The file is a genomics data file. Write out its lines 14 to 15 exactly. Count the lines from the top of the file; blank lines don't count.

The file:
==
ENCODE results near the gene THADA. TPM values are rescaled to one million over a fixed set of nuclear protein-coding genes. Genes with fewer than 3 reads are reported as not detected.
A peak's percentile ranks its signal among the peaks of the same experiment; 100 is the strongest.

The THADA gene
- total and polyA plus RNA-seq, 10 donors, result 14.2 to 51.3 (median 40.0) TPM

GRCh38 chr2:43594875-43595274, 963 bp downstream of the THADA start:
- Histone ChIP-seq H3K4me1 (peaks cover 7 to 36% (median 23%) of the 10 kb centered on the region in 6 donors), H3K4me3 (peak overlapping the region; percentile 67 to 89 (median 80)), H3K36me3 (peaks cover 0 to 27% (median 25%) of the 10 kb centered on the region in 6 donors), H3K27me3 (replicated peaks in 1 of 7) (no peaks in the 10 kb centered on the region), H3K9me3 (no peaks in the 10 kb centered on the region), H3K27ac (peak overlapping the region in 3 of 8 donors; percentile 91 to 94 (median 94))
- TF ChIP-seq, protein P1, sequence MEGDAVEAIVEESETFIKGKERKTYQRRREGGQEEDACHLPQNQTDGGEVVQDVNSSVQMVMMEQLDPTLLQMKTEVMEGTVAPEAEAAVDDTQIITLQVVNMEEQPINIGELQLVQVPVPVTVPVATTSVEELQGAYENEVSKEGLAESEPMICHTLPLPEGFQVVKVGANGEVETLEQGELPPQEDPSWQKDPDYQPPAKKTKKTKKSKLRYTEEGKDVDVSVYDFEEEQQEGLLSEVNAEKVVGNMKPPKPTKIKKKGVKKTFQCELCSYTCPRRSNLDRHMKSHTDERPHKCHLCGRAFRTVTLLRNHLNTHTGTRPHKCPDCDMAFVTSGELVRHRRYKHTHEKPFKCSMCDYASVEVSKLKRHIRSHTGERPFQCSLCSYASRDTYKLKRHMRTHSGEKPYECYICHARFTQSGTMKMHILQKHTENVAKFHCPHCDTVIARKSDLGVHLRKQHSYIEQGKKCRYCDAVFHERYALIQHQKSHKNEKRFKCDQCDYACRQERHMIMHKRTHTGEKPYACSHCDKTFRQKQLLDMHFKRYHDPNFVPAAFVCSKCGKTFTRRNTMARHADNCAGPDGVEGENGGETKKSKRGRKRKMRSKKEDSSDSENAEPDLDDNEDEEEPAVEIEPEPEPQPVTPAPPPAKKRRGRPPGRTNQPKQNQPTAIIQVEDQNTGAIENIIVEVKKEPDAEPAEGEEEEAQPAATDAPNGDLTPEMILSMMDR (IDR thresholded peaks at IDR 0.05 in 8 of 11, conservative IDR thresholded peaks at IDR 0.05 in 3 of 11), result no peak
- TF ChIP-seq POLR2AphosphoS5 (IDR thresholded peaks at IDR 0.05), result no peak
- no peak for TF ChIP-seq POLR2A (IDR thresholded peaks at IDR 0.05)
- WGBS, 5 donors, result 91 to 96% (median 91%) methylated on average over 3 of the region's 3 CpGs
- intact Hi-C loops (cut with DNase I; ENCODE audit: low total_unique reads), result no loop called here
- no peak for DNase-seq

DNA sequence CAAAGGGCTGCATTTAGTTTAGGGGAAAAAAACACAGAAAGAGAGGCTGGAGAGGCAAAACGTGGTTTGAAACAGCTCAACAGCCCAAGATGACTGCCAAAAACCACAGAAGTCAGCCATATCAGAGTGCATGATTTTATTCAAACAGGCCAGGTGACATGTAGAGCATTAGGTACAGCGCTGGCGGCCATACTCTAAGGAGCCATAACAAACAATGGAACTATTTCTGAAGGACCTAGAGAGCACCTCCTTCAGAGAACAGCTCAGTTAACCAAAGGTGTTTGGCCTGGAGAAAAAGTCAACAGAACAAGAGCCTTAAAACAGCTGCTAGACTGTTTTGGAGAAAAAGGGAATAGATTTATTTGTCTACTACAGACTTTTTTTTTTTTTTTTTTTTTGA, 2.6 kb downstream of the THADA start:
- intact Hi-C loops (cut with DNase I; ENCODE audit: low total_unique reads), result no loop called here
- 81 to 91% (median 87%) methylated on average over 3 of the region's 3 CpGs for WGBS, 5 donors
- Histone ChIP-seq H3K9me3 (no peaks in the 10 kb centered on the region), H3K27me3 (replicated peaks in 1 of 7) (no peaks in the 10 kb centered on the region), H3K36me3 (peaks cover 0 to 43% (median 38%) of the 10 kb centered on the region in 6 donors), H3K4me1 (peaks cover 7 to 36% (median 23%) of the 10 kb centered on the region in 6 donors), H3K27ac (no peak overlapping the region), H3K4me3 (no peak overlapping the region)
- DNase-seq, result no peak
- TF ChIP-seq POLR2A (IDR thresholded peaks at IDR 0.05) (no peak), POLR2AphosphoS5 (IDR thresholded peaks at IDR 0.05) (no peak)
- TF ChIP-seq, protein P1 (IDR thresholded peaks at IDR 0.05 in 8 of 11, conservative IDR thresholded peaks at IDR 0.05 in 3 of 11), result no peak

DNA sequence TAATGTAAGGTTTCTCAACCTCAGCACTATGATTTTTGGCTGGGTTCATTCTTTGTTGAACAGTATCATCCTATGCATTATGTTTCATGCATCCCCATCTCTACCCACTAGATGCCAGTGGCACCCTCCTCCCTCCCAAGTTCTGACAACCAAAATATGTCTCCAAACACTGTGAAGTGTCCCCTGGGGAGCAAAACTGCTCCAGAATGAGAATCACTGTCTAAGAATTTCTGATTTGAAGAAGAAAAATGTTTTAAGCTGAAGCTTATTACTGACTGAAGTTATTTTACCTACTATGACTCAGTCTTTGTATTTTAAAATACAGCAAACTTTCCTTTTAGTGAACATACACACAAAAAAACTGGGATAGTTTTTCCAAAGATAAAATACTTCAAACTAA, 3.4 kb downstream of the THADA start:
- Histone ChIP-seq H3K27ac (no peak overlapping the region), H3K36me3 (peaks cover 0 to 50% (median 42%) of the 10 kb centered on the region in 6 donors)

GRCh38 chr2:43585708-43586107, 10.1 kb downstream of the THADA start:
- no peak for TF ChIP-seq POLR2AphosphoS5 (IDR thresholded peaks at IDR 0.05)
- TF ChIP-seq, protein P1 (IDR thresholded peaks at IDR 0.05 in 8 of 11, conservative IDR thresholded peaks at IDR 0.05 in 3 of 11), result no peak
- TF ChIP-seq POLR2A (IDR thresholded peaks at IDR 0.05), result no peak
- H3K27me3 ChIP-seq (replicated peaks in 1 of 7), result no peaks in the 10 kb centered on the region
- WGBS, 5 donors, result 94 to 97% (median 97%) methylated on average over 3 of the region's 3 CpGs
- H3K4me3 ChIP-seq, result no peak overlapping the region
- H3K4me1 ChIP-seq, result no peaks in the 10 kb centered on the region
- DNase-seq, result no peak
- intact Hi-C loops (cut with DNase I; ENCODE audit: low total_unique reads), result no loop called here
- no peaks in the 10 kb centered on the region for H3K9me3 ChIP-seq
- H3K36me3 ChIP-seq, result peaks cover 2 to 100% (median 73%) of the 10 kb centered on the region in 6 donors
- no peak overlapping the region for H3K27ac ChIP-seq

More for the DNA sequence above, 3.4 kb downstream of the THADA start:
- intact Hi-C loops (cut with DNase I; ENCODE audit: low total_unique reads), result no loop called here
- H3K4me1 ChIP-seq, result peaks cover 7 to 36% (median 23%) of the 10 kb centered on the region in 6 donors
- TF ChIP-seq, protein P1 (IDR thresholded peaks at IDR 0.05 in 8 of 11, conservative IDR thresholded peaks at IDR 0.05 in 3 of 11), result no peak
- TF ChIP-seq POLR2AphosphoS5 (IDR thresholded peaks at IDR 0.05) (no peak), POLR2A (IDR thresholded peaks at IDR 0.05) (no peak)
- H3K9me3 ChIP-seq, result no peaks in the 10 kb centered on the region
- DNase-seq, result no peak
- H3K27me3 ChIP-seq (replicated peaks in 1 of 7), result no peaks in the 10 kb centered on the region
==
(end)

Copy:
- intact Hi-C loops (cut with DNase I; ENCODE audit: low total_unique reads), result no loop called here
- 81 to 91% (median 87%) methylated on average over 3 of the region's 3 CpGs for WGBS, 5 donors